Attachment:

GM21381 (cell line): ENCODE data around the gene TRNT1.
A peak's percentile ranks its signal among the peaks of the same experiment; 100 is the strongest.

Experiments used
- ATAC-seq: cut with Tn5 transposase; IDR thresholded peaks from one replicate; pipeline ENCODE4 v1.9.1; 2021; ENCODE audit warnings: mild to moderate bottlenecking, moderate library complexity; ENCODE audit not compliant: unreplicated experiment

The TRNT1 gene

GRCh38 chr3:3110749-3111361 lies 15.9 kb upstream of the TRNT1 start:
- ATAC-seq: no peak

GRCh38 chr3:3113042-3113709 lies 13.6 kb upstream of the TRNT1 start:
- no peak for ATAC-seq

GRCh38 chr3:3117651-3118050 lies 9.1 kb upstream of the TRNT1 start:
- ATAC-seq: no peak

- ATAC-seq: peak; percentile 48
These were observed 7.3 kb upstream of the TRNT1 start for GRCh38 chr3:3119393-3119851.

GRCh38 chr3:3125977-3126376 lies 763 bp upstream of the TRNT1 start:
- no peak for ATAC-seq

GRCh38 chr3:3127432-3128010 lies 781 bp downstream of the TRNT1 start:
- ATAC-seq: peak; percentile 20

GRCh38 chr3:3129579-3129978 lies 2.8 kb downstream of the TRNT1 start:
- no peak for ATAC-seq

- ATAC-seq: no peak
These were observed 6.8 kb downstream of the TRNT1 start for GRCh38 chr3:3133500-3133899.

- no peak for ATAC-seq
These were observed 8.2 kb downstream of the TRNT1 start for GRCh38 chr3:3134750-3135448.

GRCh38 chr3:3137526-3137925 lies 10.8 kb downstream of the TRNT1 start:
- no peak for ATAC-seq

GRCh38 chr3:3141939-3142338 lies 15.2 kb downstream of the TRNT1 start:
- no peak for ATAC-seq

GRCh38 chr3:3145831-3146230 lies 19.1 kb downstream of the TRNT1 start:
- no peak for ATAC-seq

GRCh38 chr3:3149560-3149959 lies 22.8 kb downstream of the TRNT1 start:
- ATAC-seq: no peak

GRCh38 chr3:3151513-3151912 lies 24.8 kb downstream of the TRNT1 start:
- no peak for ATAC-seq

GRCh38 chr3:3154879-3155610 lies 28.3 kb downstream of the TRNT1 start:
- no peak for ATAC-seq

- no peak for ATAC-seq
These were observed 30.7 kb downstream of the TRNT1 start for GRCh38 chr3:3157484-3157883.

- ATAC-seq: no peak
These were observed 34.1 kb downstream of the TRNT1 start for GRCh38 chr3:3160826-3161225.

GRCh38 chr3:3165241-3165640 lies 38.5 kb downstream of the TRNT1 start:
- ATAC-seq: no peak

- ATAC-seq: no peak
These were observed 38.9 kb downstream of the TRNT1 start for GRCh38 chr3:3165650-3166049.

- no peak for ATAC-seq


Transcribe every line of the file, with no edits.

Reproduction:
GM21381 (cell line): ENCODE data around the gene TRNT1.
A peak's percentile ranks its signal among the peaks of the same experiment; 100 is the strongest.

Experiments used
- ATAC-seq: cut with Tn5 transposase; IDR thresholded peaks from one replicate; pipeline ENCODE4 v1.9.1; 2021; ENCODE audit warnings: mild to moderate bottlenecking, moderate library complexity; ENCODE audit not compliant: unreplicated experiment

The TRNT1 gene

GRCh38 chr3:3110749-3111361 lies 15.9 kb upstream of the TRNT1 start:
- ATAC-seq: no peak

GRCh38 chr3:3113042-3113709 lies 13.6 kb upstream of the TRNT1 start:
- no peak for ATAC-seq

GRCh38 chr3:3117651-3118050 lies 9.1 kb upstream of the TRNT1 start:
- ATAC-seq: no peak

- ATAC-seq: peak; percentile 48
These were observed 7.3 kb upstream of the TRNT1 start for GRCh38 chr3:3119393-3119851.

GRCh38 chr3:3125977-3126376 lies 763 bp upstream of the TRNT1 start:
- no peak for ATAC-seq

GRCh38 chr3:3127432-3128010 lies 781 bp downstream of the TRNT1 start:
- ATAC-seq: peak; percentile 20

GRCh38 chr3:3129579-3129978 lies 2.8 kb downstream of the TRNT1 start:
- no peak for ATAC-seq

- ATAC-seq: no peak
These were observed 6.8 kb downstream of the TRNT1 start for GRCh38 chr3:3133500-3133899.

- no peak for ATAC-seq
These were observed 8.2 kb downstream of the TRNT1 start for GRCh38 chr3:3134750-3135448.

GRCh38 chr3:3137526-3137925 lies 10.8 kb downstream of the TRNT1 start:
- no peak for ATAC-seq

GRCh38 chr3:3141939-3142338 lies 15.2 kb downstream of the TRNT1 start:
- no peak for ATAC-seq

GRCh38 chr3:3145831-3146230 lies 19.1 kb downstream of the TRNT1 start:
- no peak for ATAC-seq

GRCh38 chr3:3149560-3149959 lies 22.8 kb downstream of the TRNT1 start:
- ATAC-seq: no peak

GRCh38 chr3:3151513-3151912 lies 24.8 kb downstream of the TRNT1 start:
- no peak for ATAC-seq

GRCh38 chr3:3154879-3155610 lies 28.3 kb downstream of the TRNT1 start:
- no peak for ATAC-seq

- no peak for ATAC-seq
These were observed 30.7 kb downstream of the TRNT1 start for GRCh38 chr3:3157484-3157883.

- ATAC-seq: no peak
These were observed 34.1 kb downstream of the TRNT1 start for GRCh38 chr3:3160826-3161225.

GRCh38 chr3:3165241-3165640 lies 38.5 kb downstream of the TRNT1 start:
- ATAC-seq: no peak

- ATAC-seq: no peak
These were observed 38.9 kb downstream of the TRNT1 start for GRCh38 chr3:3165650-3166049.

- no peak for ATAC-seq